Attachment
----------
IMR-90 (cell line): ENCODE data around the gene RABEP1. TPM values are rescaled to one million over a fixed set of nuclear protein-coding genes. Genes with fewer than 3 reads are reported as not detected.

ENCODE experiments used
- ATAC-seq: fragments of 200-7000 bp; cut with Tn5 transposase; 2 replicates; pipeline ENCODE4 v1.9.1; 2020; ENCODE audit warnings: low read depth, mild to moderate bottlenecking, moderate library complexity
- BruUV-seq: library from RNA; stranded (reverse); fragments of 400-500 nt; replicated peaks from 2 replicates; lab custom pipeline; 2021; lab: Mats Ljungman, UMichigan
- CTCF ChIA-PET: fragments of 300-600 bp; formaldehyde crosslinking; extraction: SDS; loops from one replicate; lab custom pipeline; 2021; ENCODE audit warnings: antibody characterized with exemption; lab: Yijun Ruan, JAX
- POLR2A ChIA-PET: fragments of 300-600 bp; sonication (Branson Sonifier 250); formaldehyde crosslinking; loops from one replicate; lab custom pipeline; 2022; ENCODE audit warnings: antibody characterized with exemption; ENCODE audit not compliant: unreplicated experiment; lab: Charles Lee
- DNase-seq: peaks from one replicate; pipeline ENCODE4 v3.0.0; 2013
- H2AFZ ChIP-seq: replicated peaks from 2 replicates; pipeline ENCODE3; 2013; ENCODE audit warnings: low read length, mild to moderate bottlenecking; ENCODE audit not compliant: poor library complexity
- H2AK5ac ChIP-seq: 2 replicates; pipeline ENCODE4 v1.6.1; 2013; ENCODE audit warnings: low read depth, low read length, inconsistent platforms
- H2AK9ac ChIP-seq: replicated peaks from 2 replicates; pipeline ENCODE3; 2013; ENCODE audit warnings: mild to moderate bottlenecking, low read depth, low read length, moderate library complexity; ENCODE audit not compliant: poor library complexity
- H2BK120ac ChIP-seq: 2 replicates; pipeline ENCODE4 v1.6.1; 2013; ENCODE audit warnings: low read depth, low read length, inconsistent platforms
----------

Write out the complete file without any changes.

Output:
IMR-90 (cell line): ENCODE data around the gene RABEP1. TPM values are rescaled to one million over a fixed set of nuclear protein-coding genes. Genes with fewer than 3 reads are reported as not detected.

ENCODE experiments used
- ATAC-seq: fragments of 200-7000 bp; cut with Tn5 transposase; 2 replicates; pipeline ENCODE4 v1.9.1; 2020; ENCODE audit warnings: low read depth, mild to moderate bottlenecking, moderate library complexity
- BruUV-seq: library from RNA; stranded (reverse); fragments of 400-500 nt; replicated peaks from 2 replicates; lab custom pipeline; 2021; lab: Mats Ljungman, UMichigan
- CTCF ChIA-PET: fragments of 300-600 bp; formaldehyde crosslinking; extraction: SDS; loops from one replicate; lab custom pipeline; 2021; ENCODE audit warnings: antibody characterized with exemption; lab: Yijun Ruan, JAX
- POLR2A ChIA-PET: fragments of 300-600 bp; sonication (Branson Sonifier 250); formaldehyde crosslinking; loops from one replicate; lab custom pipeline; 2022; ENCODE audit warnings: antibody characterized with exemption; ENCODE audit not compliant: unreplicated experiment; lab: Charles Lee
- DNase-seq: peaks from one replicate; pipeline ENCODE4 v3.0.0; 2013
- H2AFZ ChIP-seq: replicated peaks from 2 replicates; pipeline ENCODE3; 2013; ENCODE audit warnings: low read length, mild to moderate bottlenecking; ENCODE audit not compliant: poor library complexity
- H2AK5ac ChIP-seq: 2 replicates; pipeline ENCODE4 v1.6.1; 2013; ENCODE audit warnings: low read depth, low read length, inconsistent platforms
- H2AK9ac ChIP-seq: replicated peaks from 2 replicates; pipeline ENCODE3; 2013; ENCODE audit warnings: mild to moderate bottlenecking, low read depth, low read length, moderate library complexity; ENCODE audit not compliant: poor library complexity
- H2BK120ac ChIP-seq: 2 replicates; pipeline ENCODE4 v1.6.1; 2013; ENCODE audit warnings: low read depth, low read length, inconsistent platforms